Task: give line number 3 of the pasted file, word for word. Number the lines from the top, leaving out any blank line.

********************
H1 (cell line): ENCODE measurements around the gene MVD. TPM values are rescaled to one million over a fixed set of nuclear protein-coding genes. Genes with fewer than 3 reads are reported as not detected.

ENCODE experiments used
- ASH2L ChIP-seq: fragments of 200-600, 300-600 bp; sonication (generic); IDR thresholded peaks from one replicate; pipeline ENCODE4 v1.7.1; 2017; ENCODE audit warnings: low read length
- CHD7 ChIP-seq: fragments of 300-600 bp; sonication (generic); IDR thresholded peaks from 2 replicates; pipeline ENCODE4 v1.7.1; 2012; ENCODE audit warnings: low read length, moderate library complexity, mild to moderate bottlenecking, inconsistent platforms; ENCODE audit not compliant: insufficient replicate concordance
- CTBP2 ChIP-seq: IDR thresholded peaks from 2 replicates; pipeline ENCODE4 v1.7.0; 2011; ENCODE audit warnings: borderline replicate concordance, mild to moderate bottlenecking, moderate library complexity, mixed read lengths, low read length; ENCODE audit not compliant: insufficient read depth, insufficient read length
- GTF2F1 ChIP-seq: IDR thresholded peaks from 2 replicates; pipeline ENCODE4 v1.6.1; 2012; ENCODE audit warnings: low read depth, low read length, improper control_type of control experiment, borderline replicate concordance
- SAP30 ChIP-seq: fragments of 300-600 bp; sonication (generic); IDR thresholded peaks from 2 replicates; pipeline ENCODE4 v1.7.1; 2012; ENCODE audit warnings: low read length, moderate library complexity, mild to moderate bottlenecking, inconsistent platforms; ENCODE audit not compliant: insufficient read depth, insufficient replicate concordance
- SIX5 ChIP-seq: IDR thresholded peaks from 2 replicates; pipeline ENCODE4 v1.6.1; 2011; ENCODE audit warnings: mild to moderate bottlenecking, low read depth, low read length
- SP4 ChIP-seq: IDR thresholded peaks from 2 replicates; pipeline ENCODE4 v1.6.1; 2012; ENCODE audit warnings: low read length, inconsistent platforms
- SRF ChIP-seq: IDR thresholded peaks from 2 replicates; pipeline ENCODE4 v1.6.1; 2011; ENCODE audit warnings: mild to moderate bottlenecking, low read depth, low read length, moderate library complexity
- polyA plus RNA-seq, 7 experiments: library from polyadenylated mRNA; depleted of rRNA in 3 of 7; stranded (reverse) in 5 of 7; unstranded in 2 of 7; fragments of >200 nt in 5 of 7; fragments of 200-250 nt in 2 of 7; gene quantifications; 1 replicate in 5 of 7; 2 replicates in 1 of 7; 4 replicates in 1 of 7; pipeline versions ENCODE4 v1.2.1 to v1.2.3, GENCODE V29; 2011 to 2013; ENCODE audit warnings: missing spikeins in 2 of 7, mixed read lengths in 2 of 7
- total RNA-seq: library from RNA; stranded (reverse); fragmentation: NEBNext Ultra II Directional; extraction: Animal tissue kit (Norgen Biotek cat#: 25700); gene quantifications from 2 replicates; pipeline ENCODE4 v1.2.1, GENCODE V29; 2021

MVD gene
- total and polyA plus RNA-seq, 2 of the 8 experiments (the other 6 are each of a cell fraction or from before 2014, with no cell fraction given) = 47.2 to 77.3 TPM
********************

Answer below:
- ASH2L ChIP-seq: fragments of 200-600, 300-600 bp; sonication (generic); IDR thresholded peaks from one replicate; pipeline ENCODE4 v1.7.1; 2017; ENCODE audit warnings: low read length